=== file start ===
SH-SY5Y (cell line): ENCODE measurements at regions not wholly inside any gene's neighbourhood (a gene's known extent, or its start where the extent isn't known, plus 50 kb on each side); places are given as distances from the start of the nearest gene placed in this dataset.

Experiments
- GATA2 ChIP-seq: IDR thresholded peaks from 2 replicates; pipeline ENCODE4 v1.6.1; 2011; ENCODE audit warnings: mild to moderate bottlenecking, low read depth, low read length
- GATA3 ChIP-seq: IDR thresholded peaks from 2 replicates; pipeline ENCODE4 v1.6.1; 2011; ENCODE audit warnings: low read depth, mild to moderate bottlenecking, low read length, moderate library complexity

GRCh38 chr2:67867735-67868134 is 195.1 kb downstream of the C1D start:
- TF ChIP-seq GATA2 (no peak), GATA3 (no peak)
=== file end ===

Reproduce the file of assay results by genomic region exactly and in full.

SH-SY5Y (cell line): ENCODE measurements at regions not wholly inside any gene's neighbourhood (a gene's known extent, or its start where the extent isn't known, plus 50 kb on each side); places are given as distances from the start of the nearest gene placed in this dataset.

Experiments
- GATA2 ChIP-seq: IDR thresholded peaks from 2 replicates; pipeline ENCODE4 v1.6.1; 2011; ENCODE audit warnings: mild to moderate bottlenecking, low read depth, low read length
- GATA3 ChIP-seq: IDR thresholded peaks from 2 replicates; pipeline ENCODE4 v1.6.1; 2011; ENCODE audit warnings: low read depth, mild to moderate bottlenecking, low read length, moderate library complexity

GRCh38 chr2:67867735-67868134 is 195.1 kb downstream of the C1D start:
- TF ChIP-seq GATA2 (no peak), GATA3 (no peak)